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Is distance traveled proportional to relativistic momentum?

  1. Apr 24, 2016 #1
    1. The problem statement, all variables and given/known data
    Hi I've been modelling a particle travelling in a particle detector that has a momentum vector Px, Py, Pz which we've conveniently been using Pperpendicular (i.e. in the xy plane) and Pz.

    I can calculate the distance traveled in the xy plane and I need to calculate the distance traveled in the z direction.

    2. Relevant equations

    Knowing that

    [tex]\vec{p}=\frac{m\vec{v}}{\sqrt{1-\vec{v}^2/c^2}}[/tex]

    3. The attempt at a solution

    My guess was Momentum is proportional to the distance traveled which I can convince myself of in the case of classical momentum but knowing the momentum of this particle is of the order GeV/c I'm unsure whether I can actually do this? My assumption comes from being able to do this,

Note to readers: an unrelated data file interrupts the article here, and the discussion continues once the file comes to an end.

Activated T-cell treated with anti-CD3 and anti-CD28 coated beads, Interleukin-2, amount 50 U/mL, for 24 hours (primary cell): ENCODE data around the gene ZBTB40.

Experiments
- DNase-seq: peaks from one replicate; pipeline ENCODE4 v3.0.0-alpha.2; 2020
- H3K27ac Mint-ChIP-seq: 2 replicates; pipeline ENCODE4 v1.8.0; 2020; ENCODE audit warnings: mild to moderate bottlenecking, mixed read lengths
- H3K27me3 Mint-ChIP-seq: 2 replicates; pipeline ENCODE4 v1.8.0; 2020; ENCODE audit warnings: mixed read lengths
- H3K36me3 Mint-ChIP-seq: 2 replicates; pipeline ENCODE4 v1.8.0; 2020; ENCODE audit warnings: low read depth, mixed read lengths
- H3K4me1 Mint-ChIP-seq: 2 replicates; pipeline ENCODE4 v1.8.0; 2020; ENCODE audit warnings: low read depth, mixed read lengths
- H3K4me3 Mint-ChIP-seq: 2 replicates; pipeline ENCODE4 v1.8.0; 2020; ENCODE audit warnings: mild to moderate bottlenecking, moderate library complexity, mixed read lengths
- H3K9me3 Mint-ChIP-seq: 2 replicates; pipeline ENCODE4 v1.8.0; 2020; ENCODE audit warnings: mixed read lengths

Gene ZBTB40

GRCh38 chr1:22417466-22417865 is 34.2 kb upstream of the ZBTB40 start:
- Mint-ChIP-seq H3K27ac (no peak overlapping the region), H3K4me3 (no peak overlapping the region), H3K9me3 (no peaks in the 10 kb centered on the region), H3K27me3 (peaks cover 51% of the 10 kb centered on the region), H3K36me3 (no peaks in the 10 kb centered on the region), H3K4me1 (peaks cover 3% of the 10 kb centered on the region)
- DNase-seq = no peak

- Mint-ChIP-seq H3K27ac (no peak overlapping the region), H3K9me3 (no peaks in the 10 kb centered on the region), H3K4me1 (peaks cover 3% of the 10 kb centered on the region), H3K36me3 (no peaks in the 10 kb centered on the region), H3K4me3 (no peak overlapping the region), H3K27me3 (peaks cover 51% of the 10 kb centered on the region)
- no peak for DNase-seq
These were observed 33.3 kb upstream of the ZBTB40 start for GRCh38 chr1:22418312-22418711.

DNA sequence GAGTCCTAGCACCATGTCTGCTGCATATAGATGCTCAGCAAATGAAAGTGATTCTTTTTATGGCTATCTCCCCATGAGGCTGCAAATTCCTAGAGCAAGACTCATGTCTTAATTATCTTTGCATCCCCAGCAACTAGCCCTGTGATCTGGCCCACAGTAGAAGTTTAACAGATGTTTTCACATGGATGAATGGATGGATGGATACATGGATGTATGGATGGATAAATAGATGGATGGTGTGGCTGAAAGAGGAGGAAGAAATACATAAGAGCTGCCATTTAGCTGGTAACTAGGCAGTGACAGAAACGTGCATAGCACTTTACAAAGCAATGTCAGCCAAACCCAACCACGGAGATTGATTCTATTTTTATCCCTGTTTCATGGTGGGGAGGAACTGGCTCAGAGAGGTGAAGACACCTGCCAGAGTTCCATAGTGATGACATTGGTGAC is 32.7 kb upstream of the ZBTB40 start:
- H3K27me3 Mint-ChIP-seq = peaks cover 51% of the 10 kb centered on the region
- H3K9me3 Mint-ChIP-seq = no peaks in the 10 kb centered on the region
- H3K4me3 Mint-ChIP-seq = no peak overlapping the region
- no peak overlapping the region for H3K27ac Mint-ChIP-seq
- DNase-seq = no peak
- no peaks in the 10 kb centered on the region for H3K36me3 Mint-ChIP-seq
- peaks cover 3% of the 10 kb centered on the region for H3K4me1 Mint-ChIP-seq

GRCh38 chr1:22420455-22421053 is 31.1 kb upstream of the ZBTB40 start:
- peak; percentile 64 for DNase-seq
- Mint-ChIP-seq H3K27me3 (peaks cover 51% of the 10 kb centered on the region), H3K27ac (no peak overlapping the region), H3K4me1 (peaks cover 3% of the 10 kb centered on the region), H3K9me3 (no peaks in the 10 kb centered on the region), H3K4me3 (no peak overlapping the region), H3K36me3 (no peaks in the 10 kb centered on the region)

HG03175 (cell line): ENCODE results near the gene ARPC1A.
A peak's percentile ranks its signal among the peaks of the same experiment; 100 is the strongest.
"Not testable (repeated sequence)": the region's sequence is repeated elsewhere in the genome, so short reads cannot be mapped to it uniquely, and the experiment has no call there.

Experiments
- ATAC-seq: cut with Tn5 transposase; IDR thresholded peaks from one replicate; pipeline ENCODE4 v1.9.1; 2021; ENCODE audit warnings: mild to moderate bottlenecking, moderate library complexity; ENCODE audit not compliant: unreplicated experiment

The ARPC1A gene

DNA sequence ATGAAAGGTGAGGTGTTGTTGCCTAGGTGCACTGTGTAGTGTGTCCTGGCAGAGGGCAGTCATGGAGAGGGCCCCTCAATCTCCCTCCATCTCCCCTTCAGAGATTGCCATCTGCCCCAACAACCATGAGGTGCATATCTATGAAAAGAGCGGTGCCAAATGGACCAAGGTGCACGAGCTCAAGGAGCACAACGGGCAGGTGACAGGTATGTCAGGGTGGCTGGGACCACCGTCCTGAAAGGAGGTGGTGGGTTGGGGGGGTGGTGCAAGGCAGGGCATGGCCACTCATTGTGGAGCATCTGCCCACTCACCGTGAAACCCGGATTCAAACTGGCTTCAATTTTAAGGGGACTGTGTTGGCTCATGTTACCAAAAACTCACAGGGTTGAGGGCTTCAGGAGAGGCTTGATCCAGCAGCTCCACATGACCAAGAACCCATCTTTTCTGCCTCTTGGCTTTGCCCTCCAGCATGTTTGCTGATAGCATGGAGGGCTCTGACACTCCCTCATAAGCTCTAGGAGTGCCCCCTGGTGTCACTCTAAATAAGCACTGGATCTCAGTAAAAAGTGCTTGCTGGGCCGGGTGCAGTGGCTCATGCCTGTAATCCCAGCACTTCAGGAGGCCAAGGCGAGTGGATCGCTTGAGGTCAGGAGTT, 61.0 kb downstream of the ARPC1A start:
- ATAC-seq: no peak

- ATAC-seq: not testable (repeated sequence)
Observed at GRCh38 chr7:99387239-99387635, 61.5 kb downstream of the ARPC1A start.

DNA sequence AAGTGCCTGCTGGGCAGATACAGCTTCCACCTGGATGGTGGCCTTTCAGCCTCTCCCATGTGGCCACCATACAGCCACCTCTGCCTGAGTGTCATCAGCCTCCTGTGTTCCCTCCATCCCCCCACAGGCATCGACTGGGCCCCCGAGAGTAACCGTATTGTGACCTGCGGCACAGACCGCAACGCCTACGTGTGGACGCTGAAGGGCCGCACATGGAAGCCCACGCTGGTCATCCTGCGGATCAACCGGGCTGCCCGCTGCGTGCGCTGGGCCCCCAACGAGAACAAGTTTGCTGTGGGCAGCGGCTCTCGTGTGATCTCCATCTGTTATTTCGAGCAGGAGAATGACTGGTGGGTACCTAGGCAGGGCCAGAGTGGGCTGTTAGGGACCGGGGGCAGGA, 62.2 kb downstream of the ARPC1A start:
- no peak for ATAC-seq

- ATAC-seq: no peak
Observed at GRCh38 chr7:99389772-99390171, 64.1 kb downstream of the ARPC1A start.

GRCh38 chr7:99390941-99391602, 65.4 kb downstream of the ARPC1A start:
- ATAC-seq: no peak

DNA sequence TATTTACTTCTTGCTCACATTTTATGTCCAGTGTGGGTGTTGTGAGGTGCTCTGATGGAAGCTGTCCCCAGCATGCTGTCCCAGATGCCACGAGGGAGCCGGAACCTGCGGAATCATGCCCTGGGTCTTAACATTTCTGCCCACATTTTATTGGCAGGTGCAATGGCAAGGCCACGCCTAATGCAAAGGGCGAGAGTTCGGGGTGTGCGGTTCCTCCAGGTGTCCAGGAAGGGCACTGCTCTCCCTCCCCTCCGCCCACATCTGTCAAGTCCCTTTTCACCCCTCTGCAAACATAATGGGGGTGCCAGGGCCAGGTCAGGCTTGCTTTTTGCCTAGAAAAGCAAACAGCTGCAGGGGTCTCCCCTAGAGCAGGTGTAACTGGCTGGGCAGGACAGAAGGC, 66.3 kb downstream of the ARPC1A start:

[tex]\vec{d}=\frac{m \Delta t}{\sqrt{1-\vec{v}^2/c^2}}\vec{v}[/tex]

    where I assumed there was a proportionality constant k such that

    [tex]p_\perp = k d_\perp[/tex]
    [tex]p_z = k d_z[/tex]

    Therefore

    [tex]d_z=\frac{p_z}{p_\perp}d_\perp[/tex]

    But I'm unsure if I can just throw in the gamma factor and the time interval into that constant k such that these equations are valid. Would this be correct or would I have to do it another way?
     
  2. jcsd
  3. Apr 25, 2016 #2

    mfb

    User Avatar
    2016 Award

    Staff: Mentor

    The direction of motion is the direction of the momentum vector. Everything else follows from basic geometry.
     
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